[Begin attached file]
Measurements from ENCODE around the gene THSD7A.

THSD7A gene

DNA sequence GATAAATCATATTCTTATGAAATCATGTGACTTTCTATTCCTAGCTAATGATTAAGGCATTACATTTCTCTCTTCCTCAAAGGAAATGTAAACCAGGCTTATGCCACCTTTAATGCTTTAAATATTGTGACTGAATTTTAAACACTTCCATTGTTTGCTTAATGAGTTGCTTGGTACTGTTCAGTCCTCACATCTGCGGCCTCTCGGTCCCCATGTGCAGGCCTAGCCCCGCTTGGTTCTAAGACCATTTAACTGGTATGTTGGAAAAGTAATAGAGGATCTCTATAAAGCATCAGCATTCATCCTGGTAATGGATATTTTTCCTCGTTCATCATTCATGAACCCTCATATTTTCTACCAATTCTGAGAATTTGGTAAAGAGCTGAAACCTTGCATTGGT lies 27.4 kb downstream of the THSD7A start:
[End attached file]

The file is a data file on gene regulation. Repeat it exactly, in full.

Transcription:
Measurements from ENCODE around the gene THSD7A.

THSD7A gene

DNA sequence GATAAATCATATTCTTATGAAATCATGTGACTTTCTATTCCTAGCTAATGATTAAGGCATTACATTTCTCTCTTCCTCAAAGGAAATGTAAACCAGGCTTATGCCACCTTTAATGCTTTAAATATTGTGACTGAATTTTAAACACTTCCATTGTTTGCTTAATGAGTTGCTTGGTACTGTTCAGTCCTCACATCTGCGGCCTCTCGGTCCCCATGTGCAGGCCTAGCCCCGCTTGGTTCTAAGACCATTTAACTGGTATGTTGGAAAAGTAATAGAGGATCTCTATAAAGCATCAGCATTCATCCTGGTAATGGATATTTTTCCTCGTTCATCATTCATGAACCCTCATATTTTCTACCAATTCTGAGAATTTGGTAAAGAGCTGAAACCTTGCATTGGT lies 27.4 kb downstream of the THSD7A start: